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Welcome to our September newsletter, heralding the start of Autumn, shorter days, return to school, return to traffic and for many a return to an office for the first time in 20 months!
Personal Income Tax Return Deadline
The deadline to file your income tax returns is 31st October for paper returns, and 17th November for electronic returns. Here’s a quick checklist of typical things you can claim tax relief for:
- Medical and dental expenses – you need a MED 2 form from your dentist
- Nursing home expenses – you may have paid them for a parent?
- Payments made to a carer for yourself or a parent
- IVF and fertility treatment
- College fees over €3,000
- Permanent health insurance premiums
- Home office expenses such as ESB, GAS and broadband
- Hotel and restaurant expenditure from 1st October – 31st December 2020
- Losses incurred on disposal of an asset – investment property, shares, funds, etc.
If you have failed to claim any of the above items as far back as 2017, it’s not too late we can still claim for them now.
It’s Pension Time
With the upcoming income tax deadline, this is the season when sole traders, or any individual with an income tax bill typically makes a lump sum contribution to their pension.
Remember, you may make a pension contribution up to 14th November 2021, and you may still use that to reduce your 2020 income tax bill in most circumstances. If You would like to make a pension contribution, but you have no cash – its all tied up in debtors or stock, most of the banks offer a very attractive pension loan facility of under 4%, that you may then repay over 10 months.
Please contact our office if you wish to consider the benefits of making a pension contribution, and we can work the figures out for you and then refer you on to a pension advisor if you wish.
Personal Finance Corner
Many of our clients get confused with the different types of insurance that is out there. Here is an explanation of the main ones and the tax treatment of each.
This is the likes of VHI, Irish Life & LAYA, etc. This covers you for consultant’s fees, hospital visits and operations, etc. If you pay the premium directly personally, the provider automatically deducts 20% for tax relief. So, if your premium is €1,000, you only pay €800. In this way you receive the tax relief. If your employer pays the premium directly, they must pay the gross €1,000, and you must then apply for a refund of the €200. Many clients do not do this. Also, if your employer pays the premium, they must apply Benefit in Kind.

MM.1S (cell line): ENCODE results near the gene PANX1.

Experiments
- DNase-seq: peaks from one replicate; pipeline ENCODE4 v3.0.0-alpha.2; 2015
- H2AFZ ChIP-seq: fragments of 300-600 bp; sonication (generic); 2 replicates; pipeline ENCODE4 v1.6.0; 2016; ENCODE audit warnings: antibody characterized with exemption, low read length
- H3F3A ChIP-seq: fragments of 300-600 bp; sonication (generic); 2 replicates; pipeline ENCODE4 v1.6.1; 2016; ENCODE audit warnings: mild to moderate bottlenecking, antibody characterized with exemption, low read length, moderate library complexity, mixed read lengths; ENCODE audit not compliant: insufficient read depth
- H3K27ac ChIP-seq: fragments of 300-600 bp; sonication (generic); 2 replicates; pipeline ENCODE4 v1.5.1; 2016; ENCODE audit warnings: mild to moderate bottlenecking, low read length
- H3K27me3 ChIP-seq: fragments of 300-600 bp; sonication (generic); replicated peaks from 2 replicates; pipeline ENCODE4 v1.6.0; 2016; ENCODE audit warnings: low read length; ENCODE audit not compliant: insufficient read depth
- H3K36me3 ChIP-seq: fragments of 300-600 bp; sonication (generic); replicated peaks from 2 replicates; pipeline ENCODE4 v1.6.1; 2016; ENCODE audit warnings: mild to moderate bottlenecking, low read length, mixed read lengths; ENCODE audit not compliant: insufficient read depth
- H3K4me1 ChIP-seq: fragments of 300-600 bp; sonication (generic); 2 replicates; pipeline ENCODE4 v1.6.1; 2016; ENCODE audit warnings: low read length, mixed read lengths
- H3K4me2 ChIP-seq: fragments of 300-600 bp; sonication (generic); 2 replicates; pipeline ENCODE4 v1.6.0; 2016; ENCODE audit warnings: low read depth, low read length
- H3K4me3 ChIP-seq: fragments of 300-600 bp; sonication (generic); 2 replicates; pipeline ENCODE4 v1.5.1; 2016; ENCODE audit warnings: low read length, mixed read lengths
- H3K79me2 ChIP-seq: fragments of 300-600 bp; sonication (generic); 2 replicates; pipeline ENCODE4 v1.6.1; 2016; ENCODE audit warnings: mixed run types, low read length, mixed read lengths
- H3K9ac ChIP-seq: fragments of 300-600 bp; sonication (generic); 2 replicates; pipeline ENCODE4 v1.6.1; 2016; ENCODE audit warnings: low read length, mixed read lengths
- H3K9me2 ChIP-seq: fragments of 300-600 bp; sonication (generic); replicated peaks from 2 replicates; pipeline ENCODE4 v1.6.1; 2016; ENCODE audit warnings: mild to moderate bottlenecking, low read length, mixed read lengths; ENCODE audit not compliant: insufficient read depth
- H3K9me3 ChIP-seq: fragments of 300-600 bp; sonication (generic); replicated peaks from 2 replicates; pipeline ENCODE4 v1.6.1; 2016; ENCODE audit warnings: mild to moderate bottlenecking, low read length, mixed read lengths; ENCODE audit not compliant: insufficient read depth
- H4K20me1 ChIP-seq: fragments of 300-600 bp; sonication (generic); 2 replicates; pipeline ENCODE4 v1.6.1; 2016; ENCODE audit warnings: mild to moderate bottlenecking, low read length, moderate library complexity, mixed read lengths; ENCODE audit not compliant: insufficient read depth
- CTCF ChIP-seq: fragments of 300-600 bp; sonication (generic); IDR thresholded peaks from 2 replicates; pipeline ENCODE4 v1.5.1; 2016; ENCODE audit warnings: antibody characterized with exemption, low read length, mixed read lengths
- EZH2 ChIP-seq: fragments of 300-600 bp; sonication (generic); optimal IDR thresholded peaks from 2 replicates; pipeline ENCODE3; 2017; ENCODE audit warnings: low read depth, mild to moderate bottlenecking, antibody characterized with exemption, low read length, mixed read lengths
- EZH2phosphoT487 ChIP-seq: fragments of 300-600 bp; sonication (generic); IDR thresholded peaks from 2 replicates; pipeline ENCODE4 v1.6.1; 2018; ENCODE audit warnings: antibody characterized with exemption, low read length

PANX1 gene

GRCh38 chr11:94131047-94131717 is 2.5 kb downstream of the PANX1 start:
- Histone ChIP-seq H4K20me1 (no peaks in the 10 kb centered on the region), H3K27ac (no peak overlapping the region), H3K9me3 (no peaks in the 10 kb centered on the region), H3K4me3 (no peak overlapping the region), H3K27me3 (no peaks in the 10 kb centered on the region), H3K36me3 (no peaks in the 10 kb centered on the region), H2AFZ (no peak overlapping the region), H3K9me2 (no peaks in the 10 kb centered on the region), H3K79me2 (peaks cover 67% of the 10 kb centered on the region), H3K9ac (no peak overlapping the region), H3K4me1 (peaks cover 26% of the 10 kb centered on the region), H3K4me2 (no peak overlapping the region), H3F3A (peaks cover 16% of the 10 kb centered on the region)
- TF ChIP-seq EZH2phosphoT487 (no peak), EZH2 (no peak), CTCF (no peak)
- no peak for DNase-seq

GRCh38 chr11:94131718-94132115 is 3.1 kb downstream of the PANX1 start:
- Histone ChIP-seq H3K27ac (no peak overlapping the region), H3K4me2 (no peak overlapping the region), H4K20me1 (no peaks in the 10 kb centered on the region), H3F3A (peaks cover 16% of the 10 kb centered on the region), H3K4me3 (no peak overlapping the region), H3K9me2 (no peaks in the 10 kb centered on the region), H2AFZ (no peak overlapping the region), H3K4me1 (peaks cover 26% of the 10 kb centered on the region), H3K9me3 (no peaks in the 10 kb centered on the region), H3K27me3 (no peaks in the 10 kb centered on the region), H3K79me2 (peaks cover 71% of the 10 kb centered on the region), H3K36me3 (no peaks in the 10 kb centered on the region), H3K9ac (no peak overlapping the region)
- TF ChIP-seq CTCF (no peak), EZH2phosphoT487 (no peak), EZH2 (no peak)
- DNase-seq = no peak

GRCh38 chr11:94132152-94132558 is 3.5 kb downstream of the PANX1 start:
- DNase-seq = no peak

This is an insurance policy which pays out if you are unfortunate enough to contract one of the listed serious illnesses on the plan, such as cancer, heart attack or stroke. After a successful claim, after your diagnosis, the insurance company will pay out a lump sum to you tax free. The amount paid out will depend on the level of cover you choose at the outset. There is no tax relief on this policy as the payout is tax free. If the company pays the premium, it is subject to Benefit in Kind.
Permanent Health Insurance (Income Protection)
So, lets imagine after your serious illness, you got the lump sum, but now you are out of hospital, but you can’t return to work. This policy is designed to replace your income should you get ill and not be able to work. Most policies have a 13-week deferred period before the claim will commence. You can now get cover after a deferred period of 4 weeks or 8 weeks. You can also select a deferred period of 26 or 52 weeks. So, if you got a stroke, and could not work anymore, after your selected deferred period, the insurance company will pay you up to 75% of your salary (less any state benefits) until you can return to work or the end of the plan which could be age 65. Some plans will now cover you to age 70. Tax relief may be claimed on this premium by the individual, OR an employer may pay it directly without charging any benefit in kind. The reason tax relief is given is that the payment you receive when claiming is subject to tax.
The Mortgage Market
Is it now time to consider switching your mortgage?
Property prices nationwide are up on average 13% in the last 12 months* which gives hundreds of thousands of existing mortgage holders a fantastic opportunity to save themselves huge amounts in interest repayments just by taking advantage of the lower rates now available to them.
One of the main issues affecting all residential property owners is the interest rate they pay on their mortgage. Now more than ever you have to ask yourself, are you paying too much?
The Banks are actively lending again and have dropped their rates considerably over the past year and a half. This presents an opportunity for homeowners, who may feel they are being ripped off on their interest rate, to potentially reduce the amount of interest they will pay over the term.
A lot of people switch their electricity and gas providers on an annual basis to receive a discount but rarely think of switching their mortgage, which in most households is the biggest expense.
The amount you can save depends on the size of your loan, the value of the home for which you are borrowing, and how expensive your current lender is. A lot of people may not be in a position to switch, e.g. if you are currently in negative equity, have a bad credit rating or your circumstances don’t meet the banks criteria (not enough income, excess loans, etc.). Also, if you are on a tracker rate it’s extremely unlikely switching lender would make sense. However for many others the opportunity to switch should be too good to ignore.
Here is an example of how much you can save on a mortgage of €275,000 over 20 years by simply getting a better rate: